Can’t Pay Student Loan Debt? Here Are Your Options

If you have not looked at the subject in a while, you may be unpleasantly surprised when you learn about the current state of college tuition costs. The College Board has compiled some very meaningful statistics that shed light on the subject. During the 2016-2017 school year, the average annual cost for private college tuition was over $33,000. The average tuition charge for a public university was about $9600 for in-state students, but that figure skyrocketed to almost $25,000 for students from out-of-state who are attending public institutions of higher learning.

The cost of a college education is considerable, but at the same time, the price that you will pay if you go through life without an educational underpinning will probably be much more significant. However, when you digest these tuition figures (and they don’t include living expenses and supplies), you can understand why so many students accumulate significant student loan debt. According to Forbes, the average amount of student loan debt that was being carried by students in 2016 was just over $37,000. Of course, this is the average, so some students owed much more.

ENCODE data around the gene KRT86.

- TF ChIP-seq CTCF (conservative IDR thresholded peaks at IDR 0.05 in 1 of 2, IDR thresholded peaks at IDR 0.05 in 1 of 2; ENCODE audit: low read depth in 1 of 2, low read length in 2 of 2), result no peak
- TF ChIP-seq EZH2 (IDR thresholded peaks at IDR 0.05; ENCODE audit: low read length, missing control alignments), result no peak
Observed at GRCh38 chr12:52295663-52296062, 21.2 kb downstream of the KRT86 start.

Can Bankruptcy Help?

Many students who graduate from college don’t earn enough money to keep their student loan payments current. Plus, there are individuals who are carrying student loan debt who never actually graduated. It would make sense to assume that you could file bankruptcy to wipe away your student loan debt, but in fact, bankruptcy is rarely going to be an option. Student loan debts are not discharged through a Chapter 7 or Chapter 13 bankruptcy filing unless you can prove that paying the debts would create an undue hardship for you. Very few people will be able to convince the court that they are in this position.

Outside of Bankruptcy

There are a few actions that you can consider if you are drowning in a sea of student loan debt. A lender may grant you a deferment or a forbearance that would suspend your payment plan for a temporary, agreed-upon interim. Plus, a number of federal student loan forgiveness programs exist, and this is an avenue that is worthy of exploration.

Schedule a Consultation Today

If you would like us to review your financial situation, including your student loans, we would be glad to provide a free case evaluation. We have offices in many different cities in Oregon including Eugene and Portland, and we also have locations in the state of Washington. To set up an appointment, send us a message through our contact page.

Are You Responsible for Your Spouse’s Credit Card Debt?


Credit card debt tends to sneak up on you, and it can become a problem for many people. There are those that make irresponsible purchases, but overwhelming credit card debt can accumulate for other reasons. For example, if your child needs a tonsillectomy, and you don’t have health insurance or a significant amount of money in the bank, what are you going to do? Medical bills are one underlying cause of unmanageable credit card debt, but there are others. A loss of income can necessitate excessive credit card usage, and people sometimes run up credit card debts because they are trying to assist family members or friends.